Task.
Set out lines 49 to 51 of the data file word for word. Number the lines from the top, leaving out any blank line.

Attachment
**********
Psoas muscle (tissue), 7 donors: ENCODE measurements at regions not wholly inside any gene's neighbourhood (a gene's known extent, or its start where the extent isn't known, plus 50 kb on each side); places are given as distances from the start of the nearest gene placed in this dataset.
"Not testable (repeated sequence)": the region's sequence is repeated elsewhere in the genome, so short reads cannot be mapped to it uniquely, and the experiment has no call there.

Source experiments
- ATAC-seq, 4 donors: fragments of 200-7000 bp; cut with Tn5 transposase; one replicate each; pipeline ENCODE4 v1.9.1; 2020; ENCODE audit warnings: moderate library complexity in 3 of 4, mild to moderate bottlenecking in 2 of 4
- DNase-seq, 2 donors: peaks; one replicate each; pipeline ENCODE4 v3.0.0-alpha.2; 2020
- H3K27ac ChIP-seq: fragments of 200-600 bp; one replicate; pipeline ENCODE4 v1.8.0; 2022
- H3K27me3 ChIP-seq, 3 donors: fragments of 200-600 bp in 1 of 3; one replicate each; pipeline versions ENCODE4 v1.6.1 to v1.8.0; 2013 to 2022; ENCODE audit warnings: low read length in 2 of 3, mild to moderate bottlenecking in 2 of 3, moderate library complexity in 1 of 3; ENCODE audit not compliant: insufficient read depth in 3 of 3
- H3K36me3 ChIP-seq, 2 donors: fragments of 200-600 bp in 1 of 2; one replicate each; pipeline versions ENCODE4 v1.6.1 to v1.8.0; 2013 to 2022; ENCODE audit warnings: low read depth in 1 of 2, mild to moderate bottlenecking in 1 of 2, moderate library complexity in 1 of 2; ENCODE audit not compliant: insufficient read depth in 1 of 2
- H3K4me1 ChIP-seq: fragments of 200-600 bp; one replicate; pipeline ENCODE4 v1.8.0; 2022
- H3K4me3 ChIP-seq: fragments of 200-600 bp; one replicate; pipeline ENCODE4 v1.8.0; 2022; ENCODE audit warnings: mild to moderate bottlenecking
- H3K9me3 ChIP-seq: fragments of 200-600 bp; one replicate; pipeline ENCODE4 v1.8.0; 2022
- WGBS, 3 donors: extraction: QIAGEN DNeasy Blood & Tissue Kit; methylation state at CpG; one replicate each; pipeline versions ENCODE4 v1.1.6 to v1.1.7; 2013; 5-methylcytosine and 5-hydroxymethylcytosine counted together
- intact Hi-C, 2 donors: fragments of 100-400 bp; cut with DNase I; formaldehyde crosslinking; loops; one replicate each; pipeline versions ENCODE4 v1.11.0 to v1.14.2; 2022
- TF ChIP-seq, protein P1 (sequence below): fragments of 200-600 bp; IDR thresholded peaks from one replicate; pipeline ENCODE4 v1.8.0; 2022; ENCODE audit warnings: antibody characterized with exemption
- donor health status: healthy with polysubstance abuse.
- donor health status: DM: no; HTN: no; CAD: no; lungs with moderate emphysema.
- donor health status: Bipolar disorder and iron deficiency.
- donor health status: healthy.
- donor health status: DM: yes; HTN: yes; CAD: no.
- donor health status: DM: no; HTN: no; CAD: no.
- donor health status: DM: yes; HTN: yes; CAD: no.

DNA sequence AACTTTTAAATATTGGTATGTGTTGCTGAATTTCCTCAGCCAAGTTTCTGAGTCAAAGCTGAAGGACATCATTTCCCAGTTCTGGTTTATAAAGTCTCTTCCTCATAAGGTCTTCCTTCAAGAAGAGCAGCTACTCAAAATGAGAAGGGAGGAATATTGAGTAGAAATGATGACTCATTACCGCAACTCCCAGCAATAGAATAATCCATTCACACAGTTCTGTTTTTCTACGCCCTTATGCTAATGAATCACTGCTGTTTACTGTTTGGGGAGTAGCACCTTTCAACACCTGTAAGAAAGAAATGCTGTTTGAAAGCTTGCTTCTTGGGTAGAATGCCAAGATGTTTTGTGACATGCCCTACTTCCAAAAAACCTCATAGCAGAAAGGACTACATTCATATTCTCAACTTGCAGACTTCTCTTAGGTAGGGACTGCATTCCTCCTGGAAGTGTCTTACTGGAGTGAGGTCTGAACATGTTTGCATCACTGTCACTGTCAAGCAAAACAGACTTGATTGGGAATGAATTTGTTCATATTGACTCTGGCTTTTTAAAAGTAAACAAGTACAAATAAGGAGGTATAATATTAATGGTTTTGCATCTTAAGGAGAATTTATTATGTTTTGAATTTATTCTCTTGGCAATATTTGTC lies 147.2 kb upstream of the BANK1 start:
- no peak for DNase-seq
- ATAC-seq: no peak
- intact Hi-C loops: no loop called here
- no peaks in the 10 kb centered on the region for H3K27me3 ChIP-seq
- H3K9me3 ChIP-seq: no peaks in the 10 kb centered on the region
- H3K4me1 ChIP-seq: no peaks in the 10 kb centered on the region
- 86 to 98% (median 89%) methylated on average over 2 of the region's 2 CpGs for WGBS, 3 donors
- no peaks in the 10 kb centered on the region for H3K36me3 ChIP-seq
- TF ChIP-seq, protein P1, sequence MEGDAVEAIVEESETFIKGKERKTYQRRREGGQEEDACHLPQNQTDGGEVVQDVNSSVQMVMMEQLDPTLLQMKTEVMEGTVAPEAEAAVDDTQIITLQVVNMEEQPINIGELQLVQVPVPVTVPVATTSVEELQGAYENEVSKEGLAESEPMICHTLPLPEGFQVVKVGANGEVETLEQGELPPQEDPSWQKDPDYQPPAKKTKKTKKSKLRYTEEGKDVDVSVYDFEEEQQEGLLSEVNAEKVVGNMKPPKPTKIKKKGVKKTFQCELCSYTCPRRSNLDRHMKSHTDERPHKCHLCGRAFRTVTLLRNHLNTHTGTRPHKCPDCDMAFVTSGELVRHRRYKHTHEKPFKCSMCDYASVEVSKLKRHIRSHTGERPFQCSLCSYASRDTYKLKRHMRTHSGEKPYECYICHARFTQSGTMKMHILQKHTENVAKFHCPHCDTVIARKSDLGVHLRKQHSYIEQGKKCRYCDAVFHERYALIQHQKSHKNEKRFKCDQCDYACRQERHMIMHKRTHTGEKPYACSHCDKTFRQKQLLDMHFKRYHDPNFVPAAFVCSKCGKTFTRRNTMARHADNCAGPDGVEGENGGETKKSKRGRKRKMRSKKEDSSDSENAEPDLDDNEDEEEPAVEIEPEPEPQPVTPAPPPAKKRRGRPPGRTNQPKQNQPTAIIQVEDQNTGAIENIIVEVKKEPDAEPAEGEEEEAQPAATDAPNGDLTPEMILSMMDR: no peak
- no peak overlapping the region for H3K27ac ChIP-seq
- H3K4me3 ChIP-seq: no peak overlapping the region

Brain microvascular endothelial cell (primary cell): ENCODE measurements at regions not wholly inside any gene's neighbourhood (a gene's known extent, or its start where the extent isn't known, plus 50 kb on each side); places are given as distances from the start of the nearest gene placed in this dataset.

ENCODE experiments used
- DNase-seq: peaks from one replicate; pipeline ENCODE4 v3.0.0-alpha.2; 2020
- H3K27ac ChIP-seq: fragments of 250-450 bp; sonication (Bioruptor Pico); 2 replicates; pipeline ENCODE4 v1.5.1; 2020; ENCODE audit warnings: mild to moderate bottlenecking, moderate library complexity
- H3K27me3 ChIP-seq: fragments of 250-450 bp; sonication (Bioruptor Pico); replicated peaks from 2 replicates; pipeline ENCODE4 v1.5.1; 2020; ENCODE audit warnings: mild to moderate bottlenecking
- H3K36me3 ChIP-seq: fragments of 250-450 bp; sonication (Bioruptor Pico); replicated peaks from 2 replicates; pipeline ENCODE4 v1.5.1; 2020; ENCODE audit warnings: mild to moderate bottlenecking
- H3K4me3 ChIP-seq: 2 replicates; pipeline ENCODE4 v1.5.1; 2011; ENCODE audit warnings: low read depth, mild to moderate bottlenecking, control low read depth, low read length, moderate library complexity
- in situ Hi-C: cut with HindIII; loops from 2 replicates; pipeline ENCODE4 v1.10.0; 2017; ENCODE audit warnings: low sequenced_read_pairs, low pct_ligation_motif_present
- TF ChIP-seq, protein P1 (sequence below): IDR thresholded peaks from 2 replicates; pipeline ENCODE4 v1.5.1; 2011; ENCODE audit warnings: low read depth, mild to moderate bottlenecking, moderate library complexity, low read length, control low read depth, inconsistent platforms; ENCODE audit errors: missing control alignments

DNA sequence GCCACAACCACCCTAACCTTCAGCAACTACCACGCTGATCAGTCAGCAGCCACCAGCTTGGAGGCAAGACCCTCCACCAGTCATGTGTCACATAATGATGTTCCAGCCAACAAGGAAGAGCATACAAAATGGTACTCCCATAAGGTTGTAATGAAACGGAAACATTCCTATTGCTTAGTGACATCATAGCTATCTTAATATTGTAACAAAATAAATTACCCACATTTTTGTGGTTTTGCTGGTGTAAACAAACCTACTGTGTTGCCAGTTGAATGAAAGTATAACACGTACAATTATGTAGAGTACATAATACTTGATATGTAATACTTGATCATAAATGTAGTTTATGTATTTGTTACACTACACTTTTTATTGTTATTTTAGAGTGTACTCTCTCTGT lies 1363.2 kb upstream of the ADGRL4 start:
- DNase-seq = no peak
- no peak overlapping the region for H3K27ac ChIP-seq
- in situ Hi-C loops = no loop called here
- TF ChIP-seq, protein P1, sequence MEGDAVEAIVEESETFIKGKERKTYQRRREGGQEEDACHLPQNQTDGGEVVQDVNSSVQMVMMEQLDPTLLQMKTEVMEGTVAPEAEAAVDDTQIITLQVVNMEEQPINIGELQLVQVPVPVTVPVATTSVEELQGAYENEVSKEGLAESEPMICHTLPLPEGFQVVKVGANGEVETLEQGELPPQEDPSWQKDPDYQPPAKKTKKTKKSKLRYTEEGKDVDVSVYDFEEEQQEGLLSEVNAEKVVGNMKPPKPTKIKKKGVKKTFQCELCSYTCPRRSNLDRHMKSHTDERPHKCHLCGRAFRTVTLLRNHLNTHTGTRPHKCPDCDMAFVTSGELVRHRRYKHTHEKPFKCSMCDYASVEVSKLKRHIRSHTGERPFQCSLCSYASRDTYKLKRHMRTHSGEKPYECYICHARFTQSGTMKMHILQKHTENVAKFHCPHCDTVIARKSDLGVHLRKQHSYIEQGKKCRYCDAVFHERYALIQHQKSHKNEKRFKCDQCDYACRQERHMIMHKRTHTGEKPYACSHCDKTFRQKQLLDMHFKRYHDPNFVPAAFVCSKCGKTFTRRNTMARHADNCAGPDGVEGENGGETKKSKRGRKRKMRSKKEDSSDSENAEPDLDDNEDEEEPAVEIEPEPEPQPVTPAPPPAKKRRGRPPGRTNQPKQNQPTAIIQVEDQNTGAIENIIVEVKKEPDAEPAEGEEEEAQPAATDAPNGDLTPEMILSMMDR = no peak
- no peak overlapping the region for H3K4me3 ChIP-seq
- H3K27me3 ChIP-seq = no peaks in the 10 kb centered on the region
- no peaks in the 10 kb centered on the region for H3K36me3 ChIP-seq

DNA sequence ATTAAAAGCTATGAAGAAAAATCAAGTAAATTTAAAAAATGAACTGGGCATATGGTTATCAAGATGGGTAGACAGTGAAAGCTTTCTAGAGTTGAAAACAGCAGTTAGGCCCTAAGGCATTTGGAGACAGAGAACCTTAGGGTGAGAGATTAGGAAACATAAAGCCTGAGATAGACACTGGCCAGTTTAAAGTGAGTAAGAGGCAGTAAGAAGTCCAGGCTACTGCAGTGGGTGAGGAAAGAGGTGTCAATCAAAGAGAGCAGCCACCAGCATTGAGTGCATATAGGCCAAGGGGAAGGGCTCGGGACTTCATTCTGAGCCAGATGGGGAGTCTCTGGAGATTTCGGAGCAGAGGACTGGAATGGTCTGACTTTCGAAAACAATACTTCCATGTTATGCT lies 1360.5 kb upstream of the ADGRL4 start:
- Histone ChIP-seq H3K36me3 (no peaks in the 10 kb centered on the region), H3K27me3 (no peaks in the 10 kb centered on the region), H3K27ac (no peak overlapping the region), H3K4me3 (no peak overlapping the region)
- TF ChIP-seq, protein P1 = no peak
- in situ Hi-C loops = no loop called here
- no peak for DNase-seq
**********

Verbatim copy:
- H3K27me3 ChIP-seq = no peaks in the 10 kb centered on the region
- no peaks in the 10 kb centered on the region for H3K36me3 ChIP-seq

DNA sequence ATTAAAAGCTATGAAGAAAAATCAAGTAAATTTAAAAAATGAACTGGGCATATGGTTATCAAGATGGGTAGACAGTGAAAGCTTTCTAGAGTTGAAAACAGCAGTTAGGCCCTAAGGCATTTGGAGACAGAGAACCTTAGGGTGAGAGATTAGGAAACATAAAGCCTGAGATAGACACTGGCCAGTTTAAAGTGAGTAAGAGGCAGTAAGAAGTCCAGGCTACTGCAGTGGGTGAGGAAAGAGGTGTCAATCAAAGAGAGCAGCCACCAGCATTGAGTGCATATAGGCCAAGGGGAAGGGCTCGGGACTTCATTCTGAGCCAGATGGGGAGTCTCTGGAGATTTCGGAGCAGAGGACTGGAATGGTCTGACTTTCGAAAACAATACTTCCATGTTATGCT lies 1360.5 kb upstream of the ADGRL4 start: